Law, especially in Louisiana, is a complicated matter. That’s why I spent several years in law school, and why having a good lawyer matters. But just when do you need to call a lawyer? How can you know for sure?
The Litmus Tests for Lawyering Up
Here are three easy litmus tests anyone can apply to determine whether it’s time to lawyer up, regardless of the issue in question.
- Do you feel comfortable dealing with this situation alone?
If not, for any reason: be that lack of legal knowledge, a sensitivity of subject, or complexity of charges, it’s best to speak to a lawyer. It’s possible that after a free consultation with a skilled attorney, you’ll know whether there’s cause to pursue the issue, and if so, what the likely outcome would be. You’ll also learn how that lawyer may be able to help.
- What do you have to lose?
If the answer to this question includes anything like “lots of money,” “career/family/good name,” or “freedom,” then it’s time to lawyer up. Paying for an accomplished attorney up front could actually save, or even make you money, in the long run—especially in complex matters where decisions may hinge on technicalities.
- Does the other side have a lawyer?
If so, then you should, too. It’s that simple. You will have a disadvantage without one, regardless of the issue.
The Checklist for When You Need a Lawyer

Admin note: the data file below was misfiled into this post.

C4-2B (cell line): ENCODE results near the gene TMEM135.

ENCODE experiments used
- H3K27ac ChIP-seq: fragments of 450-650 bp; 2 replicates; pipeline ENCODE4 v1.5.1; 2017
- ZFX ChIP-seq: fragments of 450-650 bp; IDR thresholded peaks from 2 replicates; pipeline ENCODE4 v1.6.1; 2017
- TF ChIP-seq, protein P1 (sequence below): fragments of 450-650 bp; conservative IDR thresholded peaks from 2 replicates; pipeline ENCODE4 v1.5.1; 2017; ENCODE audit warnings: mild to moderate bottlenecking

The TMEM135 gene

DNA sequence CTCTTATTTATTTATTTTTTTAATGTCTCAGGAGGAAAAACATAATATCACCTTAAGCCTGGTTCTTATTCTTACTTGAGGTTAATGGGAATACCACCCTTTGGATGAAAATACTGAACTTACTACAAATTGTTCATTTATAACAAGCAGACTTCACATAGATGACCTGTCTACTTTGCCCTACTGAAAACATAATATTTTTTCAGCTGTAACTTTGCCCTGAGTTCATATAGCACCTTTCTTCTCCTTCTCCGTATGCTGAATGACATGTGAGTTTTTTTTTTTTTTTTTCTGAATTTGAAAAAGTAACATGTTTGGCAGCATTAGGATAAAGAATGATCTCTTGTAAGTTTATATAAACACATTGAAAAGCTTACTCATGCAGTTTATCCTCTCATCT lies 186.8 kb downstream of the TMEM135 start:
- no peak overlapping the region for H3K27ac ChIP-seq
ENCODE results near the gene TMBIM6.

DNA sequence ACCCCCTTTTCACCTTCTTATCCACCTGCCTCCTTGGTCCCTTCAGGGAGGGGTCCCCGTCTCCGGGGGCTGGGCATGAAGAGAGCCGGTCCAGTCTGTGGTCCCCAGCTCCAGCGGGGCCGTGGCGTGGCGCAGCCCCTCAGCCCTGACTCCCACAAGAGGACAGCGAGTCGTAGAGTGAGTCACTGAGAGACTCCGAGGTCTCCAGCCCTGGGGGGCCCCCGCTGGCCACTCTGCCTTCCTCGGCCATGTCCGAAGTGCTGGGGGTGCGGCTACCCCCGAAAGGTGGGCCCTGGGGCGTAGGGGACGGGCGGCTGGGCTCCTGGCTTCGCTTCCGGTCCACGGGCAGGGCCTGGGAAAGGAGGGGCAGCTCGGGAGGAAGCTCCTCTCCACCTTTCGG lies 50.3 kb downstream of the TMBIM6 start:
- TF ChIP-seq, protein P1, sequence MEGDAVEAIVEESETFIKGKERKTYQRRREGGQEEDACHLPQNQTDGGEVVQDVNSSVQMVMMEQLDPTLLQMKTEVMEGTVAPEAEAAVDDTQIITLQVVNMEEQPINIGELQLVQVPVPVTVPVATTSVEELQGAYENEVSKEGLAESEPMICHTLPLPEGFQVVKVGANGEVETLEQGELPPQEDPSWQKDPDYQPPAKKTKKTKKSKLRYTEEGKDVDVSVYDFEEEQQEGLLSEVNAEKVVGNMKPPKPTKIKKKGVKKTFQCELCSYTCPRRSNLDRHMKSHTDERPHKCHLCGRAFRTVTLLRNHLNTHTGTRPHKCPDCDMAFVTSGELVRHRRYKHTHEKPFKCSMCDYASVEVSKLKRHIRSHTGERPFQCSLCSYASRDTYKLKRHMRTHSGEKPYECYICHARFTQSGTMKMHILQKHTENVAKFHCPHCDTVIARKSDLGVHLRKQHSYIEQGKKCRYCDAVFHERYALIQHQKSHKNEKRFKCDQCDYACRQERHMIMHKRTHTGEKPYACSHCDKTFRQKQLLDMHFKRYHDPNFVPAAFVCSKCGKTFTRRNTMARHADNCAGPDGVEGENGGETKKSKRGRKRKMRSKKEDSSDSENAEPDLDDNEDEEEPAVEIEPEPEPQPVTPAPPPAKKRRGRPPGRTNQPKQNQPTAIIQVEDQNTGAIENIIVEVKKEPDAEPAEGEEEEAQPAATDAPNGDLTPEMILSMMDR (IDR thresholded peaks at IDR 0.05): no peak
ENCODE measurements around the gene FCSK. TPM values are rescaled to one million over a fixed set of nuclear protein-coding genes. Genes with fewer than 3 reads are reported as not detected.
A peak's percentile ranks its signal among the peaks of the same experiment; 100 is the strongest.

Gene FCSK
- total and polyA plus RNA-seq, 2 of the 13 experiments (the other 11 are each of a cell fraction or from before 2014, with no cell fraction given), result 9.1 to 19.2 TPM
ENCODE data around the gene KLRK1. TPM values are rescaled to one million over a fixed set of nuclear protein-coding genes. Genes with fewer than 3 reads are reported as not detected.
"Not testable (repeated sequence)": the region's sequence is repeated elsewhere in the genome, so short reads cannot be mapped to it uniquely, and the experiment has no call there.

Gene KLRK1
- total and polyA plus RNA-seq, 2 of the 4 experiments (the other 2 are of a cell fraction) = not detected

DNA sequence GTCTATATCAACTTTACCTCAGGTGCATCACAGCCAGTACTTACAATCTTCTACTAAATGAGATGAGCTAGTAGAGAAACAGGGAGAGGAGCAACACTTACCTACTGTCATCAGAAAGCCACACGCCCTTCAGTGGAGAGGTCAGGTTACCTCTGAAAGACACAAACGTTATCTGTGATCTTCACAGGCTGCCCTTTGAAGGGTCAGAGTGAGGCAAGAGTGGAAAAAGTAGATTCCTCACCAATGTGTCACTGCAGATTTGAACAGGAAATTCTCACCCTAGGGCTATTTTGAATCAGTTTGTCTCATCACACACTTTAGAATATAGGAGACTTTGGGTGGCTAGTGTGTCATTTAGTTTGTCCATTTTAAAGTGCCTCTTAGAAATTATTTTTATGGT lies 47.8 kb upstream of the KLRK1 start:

While there are many issues that don’t really require a lawyer, such as minor traffic issues, expert hands are best for handling many legal matters. The following checklist distills eight specific scenarios for when you should consider hiring a lawyer before you appear in court.
I recommend speaking to a lawyer anytime you are, or may be:
– arrested for a crime;
– served in a civil suit;
– involved in a serious accident in which anyone suffers personal injury or property damage;
– changing marital/familial status, as in marriage/legal separation/divorce, adoption/emancipation, or death;
– changing personal and/or corporate financial status, as when acquiring/releasing property or real estate, or filing for bankruptcy;
– composing a will, or involved in probate/succession or estate matters;
– negotiating child support/custody issues;
– composing and/or entering into a legally-binding personal or commercial agreement or contract.